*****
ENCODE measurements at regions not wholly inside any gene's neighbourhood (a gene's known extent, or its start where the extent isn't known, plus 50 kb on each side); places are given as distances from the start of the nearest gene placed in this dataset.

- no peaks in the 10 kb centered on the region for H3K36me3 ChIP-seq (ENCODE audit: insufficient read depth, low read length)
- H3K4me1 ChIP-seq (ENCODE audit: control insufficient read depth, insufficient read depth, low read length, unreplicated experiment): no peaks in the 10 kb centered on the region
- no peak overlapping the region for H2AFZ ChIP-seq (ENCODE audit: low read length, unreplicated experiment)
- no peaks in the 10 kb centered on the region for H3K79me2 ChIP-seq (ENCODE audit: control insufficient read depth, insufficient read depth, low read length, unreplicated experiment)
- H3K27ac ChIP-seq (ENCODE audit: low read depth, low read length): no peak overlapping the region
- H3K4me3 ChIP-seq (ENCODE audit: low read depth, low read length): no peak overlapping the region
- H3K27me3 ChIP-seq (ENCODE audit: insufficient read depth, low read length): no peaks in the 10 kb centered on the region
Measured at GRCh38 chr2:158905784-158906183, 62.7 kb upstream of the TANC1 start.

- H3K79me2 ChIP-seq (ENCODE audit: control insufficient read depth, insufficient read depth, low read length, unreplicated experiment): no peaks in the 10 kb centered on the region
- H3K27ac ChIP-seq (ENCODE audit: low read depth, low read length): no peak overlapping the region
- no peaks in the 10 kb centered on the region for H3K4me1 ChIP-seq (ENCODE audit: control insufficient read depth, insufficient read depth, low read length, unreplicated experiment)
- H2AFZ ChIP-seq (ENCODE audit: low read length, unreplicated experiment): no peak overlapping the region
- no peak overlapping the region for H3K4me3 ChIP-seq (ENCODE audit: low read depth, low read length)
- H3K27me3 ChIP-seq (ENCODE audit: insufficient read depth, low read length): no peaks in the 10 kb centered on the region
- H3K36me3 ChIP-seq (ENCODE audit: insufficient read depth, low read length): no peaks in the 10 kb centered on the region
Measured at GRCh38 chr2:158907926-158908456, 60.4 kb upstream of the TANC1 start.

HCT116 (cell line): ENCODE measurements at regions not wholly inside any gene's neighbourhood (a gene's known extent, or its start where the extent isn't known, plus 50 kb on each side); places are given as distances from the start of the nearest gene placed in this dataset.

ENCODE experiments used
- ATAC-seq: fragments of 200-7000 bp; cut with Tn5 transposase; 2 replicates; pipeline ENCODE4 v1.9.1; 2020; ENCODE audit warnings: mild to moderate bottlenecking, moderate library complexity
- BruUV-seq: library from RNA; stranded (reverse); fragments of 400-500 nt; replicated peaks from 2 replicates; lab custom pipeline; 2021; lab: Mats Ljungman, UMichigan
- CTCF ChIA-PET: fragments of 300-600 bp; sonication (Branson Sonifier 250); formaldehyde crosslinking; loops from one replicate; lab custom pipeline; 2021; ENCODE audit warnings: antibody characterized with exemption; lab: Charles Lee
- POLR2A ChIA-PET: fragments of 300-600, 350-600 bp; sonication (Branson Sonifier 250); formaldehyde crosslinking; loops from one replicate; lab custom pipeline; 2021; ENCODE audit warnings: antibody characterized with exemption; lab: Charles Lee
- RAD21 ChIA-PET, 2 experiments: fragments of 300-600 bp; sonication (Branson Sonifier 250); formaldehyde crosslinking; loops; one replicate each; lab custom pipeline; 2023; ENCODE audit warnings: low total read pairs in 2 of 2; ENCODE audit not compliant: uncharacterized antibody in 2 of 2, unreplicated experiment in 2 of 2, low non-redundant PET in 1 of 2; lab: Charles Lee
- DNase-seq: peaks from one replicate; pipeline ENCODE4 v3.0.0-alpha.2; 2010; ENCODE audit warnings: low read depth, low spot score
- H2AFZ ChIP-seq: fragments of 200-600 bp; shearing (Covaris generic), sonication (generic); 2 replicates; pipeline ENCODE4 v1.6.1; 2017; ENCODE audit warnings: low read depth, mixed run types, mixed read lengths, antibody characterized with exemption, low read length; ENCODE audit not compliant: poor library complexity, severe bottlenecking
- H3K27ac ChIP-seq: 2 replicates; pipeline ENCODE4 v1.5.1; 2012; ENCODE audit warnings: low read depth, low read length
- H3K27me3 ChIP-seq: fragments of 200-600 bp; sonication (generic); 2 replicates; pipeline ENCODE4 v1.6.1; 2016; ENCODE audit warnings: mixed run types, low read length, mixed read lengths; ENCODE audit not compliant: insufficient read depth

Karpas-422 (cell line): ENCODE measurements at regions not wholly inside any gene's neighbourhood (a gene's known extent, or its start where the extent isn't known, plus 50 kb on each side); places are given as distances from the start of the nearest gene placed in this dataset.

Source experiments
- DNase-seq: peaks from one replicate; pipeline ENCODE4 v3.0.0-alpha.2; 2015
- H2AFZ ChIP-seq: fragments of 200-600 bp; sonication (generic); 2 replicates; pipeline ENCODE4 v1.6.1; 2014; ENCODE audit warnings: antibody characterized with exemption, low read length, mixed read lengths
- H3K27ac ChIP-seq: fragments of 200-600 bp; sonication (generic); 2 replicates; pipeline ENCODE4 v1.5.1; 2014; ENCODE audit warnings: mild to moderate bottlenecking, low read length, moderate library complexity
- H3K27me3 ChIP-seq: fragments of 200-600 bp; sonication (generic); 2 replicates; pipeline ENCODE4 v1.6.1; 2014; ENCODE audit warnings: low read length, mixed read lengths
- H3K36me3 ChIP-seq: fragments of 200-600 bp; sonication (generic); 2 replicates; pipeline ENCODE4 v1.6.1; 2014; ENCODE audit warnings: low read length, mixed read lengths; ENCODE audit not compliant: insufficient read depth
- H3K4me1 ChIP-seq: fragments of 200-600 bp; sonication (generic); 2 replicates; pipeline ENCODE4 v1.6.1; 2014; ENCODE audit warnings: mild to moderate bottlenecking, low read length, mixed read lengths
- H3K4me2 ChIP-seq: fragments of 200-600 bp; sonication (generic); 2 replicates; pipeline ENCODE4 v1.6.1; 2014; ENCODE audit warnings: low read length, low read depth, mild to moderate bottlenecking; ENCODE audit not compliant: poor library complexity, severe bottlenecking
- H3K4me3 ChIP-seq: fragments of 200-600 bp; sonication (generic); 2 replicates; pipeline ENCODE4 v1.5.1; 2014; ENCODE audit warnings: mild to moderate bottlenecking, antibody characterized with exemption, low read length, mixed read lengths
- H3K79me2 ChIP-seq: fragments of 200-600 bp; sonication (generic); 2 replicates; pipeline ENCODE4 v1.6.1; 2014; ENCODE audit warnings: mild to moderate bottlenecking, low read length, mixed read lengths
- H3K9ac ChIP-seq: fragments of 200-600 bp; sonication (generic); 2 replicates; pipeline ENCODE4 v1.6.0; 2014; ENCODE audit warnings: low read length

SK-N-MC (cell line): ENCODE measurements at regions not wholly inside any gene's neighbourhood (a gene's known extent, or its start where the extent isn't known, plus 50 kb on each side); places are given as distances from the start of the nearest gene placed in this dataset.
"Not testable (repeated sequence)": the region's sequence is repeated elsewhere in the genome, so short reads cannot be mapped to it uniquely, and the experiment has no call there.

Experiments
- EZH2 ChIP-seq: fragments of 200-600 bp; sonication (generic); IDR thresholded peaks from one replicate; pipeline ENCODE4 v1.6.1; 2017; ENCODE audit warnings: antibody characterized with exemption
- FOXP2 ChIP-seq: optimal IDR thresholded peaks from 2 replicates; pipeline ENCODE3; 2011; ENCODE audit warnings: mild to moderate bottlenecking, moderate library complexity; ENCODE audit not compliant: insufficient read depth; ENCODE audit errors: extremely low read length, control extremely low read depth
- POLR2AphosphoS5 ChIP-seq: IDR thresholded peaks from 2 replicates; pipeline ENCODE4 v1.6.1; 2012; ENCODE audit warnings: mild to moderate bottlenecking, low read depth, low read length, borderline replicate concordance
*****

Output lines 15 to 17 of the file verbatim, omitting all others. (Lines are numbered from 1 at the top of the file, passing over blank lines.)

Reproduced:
- H3K27me3 ChIP-seq (ENCODE audit: insufficient read depth, low read length): no peaks in the 10 kb centered on the region
- H3K36me3 ChIP-seq (ENCODE audit: insufficient read depth, low read length): no peaks in the 10 kb centered on the region
Measured at GRCh38 chr2:158907926-158908456, 60.4 kb upstream of the TANC1 start.